Cerullo contrasts the lives of fish in tropical waters with those of their relatives in colder ocean regions. She explores differences in coloration, feeding habits, body shape, and survival techniques between the ‘city fish’ that inhabit coral reefs and ‘swim in water as warm as a swimming pool’ and the ‘country fish’ that swim through large underwater territories and cool waters.

I, Galileo by Bonnie Christensen
Examines the life of the Italian scientist from a 1st-person perspective that surveys his achievements while covering his world-changing ideas about a heliocentric solar system and his imprisonment for heresy.

Always October by Bruce Coville
Best friends Jake and “Weird Lily” enter the monster-filled land of Always October, made famous in Jake’s grandfather’s books, to save a foundling who becomes a monster during the full moon.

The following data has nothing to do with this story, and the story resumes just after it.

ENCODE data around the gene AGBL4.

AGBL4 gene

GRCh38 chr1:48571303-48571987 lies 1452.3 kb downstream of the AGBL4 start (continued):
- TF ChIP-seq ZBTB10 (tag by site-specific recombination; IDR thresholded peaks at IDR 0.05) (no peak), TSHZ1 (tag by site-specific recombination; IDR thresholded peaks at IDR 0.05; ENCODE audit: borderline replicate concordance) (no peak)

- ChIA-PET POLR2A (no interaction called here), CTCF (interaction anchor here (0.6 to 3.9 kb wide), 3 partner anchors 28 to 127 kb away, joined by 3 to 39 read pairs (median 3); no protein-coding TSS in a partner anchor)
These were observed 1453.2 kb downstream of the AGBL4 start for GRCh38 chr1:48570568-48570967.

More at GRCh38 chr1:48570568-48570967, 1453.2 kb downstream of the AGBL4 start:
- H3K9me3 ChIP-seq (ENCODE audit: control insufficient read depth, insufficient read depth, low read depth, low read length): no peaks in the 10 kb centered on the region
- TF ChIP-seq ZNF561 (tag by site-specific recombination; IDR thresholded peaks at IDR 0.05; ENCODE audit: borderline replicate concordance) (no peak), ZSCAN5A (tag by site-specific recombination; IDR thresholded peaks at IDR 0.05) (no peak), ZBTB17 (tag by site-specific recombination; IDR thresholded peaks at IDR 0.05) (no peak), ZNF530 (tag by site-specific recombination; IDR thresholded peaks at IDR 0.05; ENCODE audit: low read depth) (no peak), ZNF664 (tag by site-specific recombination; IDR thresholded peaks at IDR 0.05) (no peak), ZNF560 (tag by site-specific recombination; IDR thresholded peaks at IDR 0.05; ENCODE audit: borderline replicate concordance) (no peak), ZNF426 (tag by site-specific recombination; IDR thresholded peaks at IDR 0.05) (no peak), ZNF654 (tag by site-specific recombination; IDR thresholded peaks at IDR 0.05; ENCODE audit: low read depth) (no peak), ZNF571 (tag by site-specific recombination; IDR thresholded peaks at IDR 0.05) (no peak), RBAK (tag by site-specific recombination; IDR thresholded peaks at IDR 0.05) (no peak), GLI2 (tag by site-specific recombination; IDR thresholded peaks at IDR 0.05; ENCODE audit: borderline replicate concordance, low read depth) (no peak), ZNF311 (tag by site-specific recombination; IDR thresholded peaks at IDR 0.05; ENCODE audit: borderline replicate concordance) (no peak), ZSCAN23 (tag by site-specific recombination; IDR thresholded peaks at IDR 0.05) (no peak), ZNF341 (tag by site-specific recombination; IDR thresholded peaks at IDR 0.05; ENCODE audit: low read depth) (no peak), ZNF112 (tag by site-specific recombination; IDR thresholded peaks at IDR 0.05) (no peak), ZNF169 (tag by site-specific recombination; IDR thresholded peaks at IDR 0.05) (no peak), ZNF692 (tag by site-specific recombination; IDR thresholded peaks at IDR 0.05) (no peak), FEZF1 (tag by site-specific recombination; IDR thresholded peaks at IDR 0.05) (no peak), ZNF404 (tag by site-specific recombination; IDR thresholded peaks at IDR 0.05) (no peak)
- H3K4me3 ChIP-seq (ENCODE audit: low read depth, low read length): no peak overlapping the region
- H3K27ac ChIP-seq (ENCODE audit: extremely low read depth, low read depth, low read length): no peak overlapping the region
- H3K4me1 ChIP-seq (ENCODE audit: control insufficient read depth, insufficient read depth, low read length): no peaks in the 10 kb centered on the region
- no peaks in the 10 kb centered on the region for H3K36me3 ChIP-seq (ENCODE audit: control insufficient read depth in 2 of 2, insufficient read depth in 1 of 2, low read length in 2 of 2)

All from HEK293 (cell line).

The City of Ember: The Graphic Novel original book by Jeanne DuPrau and graphic novel by Dallas Middaugh

In the year 241, twelve-year-old Lina trades jobs on Assignment Day to be a Messenger to run to new places in her decaying but beloved city, perhaps even to glimpse Unknown Regions.

Potatoes on Rooftops: Farming in the City by Hadley Dyer
From rooftop and container gardening to school gardens and community plots, Dyer discusses changes in traditional agriculture from victory gardens of heirloom crops to modern factory farming and hybrid produce.

The Barefoot Book of Father and Daughter Tales by Josephine Evetts-Secker
A meaningful collection of tales about the daughters of kings, merchants, warriors and peasants, and their relationships with their fathers, drawn from different traditions around the world.

Earthling! by Mark Fearing
When Bud gets on the wrong school bus he finds himself at Cosmos Academy on another planet, where Earthlings are considered extremely dangerous, can he conceal his identity as a native of Earth and still manage to find his way home?

Remarkable: A Novel by Lizzie K Foley